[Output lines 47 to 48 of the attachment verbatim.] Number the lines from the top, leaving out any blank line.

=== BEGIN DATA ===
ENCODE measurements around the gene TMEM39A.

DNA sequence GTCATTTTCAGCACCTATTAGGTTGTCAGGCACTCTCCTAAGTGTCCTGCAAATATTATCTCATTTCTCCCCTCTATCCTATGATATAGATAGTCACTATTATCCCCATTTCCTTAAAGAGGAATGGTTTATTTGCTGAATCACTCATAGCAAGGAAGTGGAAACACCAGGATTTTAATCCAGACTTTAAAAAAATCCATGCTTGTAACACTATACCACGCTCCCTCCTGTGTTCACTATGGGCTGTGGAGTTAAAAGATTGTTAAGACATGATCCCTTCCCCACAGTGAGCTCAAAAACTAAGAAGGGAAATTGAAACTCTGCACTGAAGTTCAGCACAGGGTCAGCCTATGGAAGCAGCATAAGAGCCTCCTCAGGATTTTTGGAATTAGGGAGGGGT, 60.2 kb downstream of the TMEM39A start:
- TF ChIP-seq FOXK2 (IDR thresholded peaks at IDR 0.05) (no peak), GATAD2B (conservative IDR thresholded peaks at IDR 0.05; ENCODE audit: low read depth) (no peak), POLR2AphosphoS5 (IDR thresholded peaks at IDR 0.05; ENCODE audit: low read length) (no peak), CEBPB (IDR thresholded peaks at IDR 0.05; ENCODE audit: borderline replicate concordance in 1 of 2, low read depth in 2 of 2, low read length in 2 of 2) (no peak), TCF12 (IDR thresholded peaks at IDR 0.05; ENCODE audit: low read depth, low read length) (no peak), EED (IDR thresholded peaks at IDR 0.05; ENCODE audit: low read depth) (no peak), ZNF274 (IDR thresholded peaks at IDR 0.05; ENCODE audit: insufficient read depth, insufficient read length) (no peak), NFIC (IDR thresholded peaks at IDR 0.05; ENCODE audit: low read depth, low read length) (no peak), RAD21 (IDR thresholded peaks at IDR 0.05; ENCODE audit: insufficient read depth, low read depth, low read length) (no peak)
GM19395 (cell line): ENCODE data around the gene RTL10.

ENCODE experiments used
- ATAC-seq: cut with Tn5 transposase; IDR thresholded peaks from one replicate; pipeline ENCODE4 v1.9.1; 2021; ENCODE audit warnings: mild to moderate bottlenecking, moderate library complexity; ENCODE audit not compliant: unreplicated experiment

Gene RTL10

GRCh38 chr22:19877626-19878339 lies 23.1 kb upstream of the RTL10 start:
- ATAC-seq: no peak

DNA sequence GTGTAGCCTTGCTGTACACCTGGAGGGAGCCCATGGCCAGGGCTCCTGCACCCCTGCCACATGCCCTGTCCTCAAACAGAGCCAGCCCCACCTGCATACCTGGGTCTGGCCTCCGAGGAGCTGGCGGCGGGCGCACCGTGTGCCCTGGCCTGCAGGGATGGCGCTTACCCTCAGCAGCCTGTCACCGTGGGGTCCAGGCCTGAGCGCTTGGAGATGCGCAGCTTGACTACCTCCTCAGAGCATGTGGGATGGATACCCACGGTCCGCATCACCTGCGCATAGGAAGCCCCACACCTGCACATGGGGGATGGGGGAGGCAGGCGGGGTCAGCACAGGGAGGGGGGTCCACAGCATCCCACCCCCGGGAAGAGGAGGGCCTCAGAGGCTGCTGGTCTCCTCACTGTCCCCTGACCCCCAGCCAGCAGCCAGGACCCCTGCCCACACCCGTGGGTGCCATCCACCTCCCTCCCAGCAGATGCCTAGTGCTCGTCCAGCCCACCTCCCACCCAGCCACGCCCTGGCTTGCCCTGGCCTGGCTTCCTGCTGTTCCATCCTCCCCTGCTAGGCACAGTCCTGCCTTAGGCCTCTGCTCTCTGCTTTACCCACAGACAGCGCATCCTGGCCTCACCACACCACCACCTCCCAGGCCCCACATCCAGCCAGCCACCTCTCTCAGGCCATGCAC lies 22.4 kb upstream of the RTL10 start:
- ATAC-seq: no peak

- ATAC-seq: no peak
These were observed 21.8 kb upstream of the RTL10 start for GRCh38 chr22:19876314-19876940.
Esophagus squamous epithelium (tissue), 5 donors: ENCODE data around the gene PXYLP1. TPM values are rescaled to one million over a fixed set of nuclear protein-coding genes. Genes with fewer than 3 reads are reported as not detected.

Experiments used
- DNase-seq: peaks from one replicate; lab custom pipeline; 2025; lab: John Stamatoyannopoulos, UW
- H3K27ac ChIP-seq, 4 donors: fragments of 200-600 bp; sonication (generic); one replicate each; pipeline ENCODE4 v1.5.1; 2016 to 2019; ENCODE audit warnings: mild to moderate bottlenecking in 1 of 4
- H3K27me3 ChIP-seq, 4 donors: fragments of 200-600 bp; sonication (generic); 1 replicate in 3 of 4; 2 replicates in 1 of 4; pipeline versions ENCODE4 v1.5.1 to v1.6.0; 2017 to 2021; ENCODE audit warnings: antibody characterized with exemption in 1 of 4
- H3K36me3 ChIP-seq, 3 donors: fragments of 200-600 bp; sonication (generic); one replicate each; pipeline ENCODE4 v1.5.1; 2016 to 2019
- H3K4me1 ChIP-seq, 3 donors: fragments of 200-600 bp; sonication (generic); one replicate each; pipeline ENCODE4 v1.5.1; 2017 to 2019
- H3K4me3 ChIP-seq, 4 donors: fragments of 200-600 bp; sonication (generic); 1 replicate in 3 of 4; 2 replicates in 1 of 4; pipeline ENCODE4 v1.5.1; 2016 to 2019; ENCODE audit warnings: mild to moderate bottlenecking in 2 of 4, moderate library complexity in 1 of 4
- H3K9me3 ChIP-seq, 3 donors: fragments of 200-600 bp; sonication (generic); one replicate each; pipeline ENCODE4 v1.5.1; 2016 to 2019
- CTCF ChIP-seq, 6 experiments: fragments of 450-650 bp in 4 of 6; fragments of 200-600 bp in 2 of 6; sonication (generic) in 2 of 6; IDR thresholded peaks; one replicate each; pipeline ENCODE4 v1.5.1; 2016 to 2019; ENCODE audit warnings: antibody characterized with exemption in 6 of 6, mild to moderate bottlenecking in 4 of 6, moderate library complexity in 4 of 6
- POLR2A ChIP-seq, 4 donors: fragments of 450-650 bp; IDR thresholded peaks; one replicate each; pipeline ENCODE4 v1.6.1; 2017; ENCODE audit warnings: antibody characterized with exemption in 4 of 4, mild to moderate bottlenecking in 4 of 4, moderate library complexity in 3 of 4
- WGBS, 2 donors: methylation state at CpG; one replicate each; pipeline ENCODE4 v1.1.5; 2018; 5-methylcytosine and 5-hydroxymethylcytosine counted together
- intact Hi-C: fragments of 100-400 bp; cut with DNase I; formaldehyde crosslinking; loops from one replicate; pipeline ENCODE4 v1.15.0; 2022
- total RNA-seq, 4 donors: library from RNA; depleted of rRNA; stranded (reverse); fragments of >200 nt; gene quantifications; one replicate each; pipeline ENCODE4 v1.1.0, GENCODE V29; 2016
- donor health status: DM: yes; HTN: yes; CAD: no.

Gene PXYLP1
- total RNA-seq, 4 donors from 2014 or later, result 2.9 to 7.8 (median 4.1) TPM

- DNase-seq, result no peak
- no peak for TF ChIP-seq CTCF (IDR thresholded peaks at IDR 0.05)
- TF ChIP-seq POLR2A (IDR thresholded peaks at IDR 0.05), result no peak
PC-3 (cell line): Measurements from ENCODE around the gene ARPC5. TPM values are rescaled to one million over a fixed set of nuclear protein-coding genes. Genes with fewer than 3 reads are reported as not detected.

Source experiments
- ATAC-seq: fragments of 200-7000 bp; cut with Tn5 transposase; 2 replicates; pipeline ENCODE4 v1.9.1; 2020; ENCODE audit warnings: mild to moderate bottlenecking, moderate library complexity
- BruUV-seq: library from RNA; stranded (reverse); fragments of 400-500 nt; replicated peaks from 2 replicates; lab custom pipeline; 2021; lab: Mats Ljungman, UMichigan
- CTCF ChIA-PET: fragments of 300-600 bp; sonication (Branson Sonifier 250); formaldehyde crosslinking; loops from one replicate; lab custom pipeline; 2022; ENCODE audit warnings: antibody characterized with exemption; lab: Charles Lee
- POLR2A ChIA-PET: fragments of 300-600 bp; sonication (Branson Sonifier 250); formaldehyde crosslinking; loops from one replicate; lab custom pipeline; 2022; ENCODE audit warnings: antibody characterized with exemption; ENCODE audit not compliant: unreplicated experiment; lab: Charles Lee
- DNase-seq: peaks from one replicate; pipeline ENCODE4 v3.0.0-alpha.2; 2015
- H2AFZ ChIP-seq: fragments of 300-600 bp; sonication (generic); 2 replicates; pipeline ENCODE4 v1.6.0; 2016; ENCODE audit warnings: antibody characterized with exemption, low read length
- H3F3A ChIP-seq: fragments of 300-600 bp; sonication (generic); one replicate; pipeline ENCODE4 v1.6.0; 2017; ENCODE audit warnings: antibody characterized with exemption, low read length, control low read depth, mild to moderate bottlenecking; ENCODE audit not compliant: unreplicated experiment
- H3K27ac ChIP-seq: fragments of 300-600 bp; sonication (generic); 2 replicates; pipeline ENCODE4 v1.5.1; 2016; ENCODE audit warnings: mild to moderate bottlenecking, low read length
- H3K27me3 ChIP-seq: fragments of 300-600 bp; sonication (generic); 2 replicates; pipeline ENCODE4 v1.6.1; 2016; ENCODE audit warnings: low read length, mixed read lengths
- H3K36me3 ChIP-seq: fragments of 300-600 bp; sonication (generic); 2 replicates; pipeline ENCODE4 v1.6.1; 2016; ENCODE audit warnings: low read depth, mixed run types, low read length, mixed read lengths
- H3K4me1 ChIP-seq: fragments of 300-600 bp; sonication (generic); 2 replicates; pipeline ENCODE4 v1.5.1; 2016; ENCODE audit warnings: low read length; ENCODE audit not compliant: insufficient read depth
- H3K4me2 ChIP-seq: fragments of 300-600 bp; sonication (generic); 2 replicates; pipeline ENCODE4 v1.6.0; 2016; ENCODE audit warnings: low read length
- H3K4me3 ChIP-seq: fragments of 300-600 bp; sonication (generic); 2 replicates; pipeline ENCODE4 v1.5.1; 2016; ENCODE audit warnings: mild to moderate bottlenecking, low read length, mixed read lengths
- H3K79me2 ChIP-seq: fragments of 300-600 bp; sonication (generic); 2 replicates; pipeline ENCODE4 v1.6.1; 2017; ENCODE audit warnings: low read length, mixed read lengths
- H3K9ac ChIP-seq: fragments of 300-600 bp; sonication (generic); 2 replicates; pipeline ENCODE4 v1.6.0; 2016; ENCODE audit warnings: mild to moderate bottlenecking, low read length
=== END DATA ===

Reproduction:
- H3K4me2 ChIP-seq: fragments of 300-600 bp; sonication (generic); 2 replicates; pipeline ENCODE4 v1.6.0; 2016; ENCODE audit warnings: low read length
- H3K4me3 ChIP-seq: fragments of 300-600 bp; sonication (generic); 2 replicates; pipeline ENCODE4 v1.5.1; 2016; ENCODE audit warnings: mild to moderate bottlenecking, low read length, mixed read lengths